Everything You Need to Know About Ethereum

Everything You Need to Know About Ethereum

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The world of cryptocurrency is currently in an interesting period. Major cryptocurrencies like bitcoin and Ethereum are incredibly volatile right now. They’re also in flux because of looming changes to the regulatory environment.

For example, financial regulators have shown concern about scams and fraud in the industry. As such, regulators throughout the world have begun to regulate activities within the industry. Crypto lending has rapidly expanded in the past few years as well.

President Biden issued the Executive Order on Ensuring Responsible Development of Digital Assets. This is the first executive order of its kind to create a possible framework for regulating the industry.

While regulation may protect consumers going forward, there are things you can do on your own to be a responsible crypto investor. This includes learning more about cryptocurrencies and how they work.

With that in mind, the following is a background guide to Ethereum and how it differs from other cryptocurrencies like bitcoin.

The Basics of Ethereum

Ethereum isn’t simply another type of cryptocurrency. Instead, Ethereum is a decentralized computer network. Ether is a cryptocurrency that powers it. Moreover, Ether has its own specific application. It is not simply an alternative to traditional currency. As such, Ether is one of the most highly valued cryptocurrencies. Traders can exchange it for cash value, but there’s a lot more to it than that.

Ethereum and Ether have uses that are interchangeable with one another. However, they are technically two distinct things. Ethereum is a decentralized computer network running applications. Ether is the cryptocurrency powering Ethereum.

Ethereum’s Three Parts

There are three parts to Ethereum. There’s the Ethereum Virtual Machine, or EVM. There’s the cryptocurrency Ether, and then there’s the gas. This is the fuel for Ether.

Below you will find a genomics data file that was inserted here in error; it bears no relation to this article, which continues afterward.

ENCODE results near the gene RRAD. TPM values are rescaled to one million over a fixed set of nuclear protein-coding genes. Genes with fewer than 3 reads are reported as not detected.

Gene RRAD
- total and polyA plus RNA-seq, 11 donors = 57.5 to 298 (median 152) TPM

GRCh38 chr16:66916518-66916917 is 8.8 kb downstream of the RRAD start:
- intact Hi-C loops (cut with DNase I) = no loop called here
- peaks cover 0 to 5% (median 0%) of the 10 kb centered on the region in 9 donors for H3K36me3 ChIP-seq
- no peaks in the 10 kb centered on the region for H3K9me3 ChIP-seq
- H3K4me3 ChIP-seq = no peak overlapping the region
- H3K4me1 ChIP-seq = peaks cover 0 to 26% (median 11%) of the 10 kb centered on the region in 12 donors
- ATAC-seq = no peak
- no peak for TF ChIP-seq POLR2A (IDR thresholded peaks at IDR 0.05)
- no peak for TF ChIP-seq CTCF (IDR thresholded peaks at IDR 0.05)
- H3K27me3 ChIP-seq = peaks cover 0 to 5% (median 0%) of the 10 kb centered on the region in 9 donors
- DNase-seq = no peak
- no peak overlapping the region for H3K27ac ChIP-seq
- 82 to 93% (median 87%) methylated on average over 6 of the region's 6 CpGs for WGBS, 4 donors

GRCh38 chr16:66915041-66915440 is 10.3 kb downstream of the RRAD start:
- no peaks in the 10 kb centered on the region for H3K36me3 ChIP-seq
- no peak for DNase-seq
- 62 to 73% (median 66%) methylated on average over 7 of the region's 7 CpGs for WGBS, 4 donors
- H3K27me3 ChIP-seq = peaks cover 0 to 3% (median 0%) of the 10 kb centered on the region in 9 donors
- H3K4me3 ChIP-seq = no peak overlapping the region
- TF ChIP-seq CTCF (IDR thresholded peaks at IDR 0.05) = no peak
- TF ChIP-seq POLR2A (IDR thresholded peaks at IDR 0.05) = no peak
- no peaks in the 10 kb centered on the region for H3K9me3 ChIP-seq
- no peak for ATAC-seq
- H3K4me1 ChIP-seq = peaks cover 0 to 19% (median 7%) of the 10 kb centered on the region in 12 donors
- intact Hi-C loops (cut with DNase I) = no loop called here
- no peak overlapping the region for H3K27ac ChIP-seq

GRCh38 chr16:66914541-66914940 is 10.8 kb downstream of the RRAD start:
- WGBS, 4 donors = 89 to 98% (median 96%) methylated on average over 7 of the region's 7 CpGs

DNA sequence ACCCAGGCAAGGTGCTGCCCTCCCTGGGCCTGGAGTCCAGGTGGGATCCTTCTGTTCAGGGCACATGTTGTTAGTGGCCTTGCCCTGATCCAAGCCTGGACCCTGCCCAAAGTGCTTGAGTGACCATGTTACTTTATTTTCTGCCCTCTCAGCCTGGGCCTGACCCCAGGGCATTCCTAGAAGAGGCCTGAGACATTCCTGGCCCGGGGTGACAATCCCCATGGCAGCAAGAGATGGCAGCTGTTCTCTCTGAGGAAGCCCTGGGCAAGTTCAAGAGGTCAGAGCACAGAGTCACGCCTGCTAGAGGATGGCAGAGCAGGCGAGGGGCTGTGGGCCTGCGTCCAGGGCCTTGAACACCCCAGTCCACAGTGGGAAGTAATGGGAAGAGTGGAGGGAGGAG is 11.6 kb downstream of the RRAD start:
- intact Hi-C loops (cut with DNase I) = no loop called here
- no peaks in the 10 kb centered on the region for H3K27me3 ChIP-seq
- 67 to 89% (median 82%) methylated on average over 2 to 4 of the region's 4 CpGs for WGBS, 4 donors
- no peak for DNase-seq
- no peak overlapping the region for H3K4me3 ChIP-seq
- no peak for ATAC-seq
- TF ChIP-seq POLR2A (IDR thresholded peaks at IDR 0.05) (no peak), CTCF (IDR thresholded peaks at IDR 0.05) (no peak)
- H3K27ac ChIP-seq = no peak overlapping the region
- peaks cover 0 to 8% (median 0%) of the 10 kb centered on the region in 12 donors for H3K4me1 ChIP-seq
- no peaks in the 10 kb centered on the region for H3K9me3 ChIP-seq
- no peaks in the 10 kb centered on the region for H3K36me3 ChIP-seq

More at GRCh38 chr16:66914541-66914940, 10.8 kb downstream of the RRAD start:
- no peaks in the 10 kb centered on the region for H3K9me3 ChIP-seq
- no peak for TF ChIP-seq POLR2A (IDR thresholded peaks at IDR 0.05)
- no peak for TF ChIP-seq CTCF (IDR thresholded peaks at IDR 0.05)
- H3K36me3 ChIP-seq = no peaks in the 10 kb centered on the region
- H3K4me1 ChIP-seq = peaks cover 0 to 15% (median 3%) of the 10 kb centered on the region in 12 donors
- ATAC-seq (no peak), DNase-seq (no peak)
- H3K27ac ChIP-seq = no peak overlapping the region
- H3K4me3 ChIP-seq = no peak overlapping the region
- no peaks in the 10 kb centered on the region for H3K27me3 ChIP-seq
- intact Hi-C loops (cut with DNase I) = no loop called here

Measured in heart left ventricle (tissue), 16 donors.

EVM is a runtime environment that’s decentralized. People can use it to build and operate smart contracts. It’s also known as a decentralized application, or DApps.

The platform lets developers streamline how they build decentralized applications to function on blockchains.

Based on market cap, ETH consistently ranks as the second most popular cryptocurrency.

The history of ETH started in 2013. A programmer named Vitalik Buterin published a whitepaper that outlined the design and capabilities of the Ethereum concept. In the whitepaper, Buterin described a decentralized global computer that would run on a blockchain similar to the Bitcoin blockchain.

Then, in 2014, Buterin completed the first version of Ethereum. In 2015, he launched a beta version. Around the same time, decentralized autonomous organizations, or DAOs, first became known to the public. DAOs convert corporate functionality into smart contracts.

Smart Contracts

Smart contracts are a way to automatically execute a transaction in which participants agree to meet certain conditions without the need for a third-party intermediary. People often associate smart contracts with Ethereum. This is because it’s a blockchain meant to accommodate smart contracts.

However, while there is an association, the idea of smart contracts isn’t restricted to any particular network or platform.

Blockchains facilitate smart contracts. Blockchains are a network of computers working together to enforce rules on the network, again without an intermediary.

If you have a traditional contract, by contrast, it outlines whatever the terms of a relationship are between two parties. It’s enforceable by law. If one party doesn’t follow the terms of the contract, the other party can take legal action.

With smart contracts, the agreements are codified so that the rules are enforced automatically. This means there is no need for involving the courts or any other third party.

Buterin created Ethereum specifically for the purpose of creating smart contracts. Currently, it remains the most popular platform on which to do so.

Some believe that smart contracts could become the norm, and there are already hundreds of apps using them.

Bitcoin was the first blockchain that supported smart contracts in a basic form. However, these are much more limited than Ethereum smart contracts.

The Ethereum blockchain considers every transaction to be a smart contract because the transaction can only be approved if certain conditions are met. The user provides a digital signature to prove they own the cryptocurrency they’re claiming to own. Only the owner of the private key for a bitcoin can produce the needed digital signature.

Ethereum replaces the restricted language of the Bitcoin technology with language that allows developers to use the blockchain to process things other than crypto transactions.

Ways to Use Smart Contracts